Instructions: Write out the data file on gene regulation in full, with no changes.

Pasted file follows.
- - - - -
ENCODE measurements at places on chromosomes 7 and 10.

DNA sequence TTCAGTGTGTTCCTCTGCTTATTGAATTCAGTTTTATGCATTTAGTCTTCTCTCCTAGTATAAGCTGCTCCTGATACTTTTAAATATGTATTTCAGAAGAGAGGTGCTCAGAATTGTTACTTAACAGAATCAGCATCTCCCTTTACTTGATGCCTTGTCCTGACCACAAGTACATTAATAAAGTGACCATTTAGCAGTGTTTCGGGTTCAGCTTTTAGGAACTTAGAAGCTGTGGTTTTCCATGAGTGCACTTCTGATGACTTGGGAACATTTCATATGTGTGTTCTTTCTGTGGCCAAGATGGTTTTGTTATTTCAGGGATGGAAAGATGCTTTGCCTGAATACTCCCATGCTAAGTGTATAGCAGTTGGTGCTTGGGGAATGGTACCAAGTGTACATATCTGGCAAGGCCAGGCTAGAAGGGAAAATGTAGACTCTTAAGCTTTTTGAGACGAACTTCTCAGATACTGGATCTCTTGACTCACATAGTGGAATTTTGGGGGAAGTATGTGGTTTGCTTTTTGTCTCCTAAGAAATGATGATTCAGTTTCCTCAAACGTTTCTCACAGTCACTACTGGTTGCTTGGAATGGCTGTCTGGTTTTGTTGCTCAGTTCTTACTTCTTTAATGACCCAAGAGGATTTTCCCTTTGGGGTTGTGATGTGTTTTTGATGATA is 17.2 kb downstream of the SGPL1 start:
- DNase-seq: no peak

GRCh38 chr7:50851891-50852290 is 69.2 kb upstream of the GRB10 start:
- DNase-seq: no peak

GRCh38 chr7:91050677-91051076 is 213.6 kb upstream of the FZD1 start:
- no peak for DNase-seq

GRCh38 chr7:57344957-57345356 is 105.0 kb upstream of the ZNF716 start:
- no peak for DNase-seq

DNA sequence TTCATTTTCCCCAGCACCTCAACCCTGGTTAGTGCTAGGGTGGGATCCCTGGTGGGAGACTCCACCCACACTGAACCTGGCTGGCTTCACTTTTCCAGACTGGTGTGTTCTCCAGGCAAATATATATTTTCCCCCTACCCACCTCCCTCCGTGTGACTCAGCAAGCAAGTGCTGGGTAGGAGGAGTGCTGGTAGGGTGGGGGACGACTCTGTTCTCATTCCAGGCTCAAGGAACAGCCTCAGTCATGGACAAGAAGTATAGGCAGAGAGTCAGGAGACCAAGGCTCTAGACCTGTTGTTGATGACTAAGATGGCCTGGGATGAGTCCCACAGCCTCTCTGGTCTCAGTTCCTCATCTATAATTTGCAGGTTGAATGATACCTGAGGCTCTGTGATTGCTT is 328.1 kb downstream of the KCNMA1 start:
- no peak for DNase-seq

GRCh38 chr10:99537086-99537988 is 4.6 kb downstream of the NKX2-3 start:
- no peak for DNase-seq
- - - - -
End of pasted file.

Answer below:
ENCODE measurements at places on chromosomes 7 and 10.

DNA sequence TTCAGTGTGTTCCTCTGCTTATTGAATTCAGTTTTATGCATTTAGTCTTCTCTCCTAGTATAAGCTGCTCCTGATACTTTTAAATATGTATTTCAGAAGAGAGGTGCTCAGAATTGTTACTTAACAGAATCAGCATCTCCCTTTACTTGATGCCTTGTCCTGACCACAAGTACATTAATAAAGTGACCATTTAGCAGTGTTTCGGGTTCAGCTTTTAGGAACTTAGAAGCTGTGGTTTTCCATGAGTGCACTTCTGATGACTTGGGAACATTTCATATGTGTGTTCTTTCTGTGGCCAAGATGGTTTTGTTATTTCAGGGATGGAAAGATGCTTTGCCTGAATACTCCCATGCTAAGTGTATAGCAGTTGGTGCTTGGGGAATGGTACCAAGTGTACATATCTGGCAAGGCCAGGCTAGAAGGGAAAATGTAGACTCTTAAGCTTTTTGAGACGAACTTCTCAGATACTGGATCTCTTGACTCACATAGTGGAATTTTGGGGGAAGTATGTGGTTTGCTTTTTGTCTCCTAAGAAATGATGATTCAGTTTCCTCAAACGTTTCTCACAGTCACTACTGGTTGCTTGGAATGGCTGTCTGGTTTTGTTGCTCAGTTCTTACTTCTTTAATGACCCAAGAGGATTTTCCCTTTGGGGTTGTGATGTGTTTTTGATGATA is 17.2 kb downstream of the SGPL1 start:
- DNase-seq: no peak

GRCh38 chr7:50851891-50852290 is 69.2 kb upstream of the GRB10 start:
- DNase-seq: no peak

GRCh38 chr7:91050677-91051076 is 213.6 kb upstream of the FZD1 start:
- no peak for DNase-seq

GRCh38 chr7:57344957-57345356 is 105.0 kb upstream of the ZNF716 start:
- no peak for DNase-seq

DNA sequence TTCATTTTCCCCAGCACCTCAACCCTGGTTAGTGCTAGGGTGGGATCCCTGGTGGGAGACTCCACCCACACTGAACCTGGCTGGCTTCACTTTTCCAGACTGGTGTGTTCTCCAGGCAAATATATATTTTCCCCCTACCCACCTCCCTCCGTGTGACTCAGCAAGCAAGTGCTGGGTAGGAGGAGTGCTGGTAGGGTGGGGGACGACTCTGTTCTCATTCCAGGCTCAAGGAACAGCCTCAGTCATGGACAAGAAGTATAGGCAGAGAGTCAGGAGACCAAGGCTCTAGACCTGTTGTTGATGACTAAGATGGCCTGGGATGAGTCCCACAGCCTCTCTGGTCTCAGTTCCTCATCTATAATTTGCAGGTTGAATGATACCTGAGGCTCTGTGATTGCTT is 328.1 kb downstream of the KCNMA1 start:
- no peak for DNase-seq

GRCh38 chr10:99537086-99537988 is 4.6 kb downstream of the NKX2-3 start:
- no peak for DNase-seq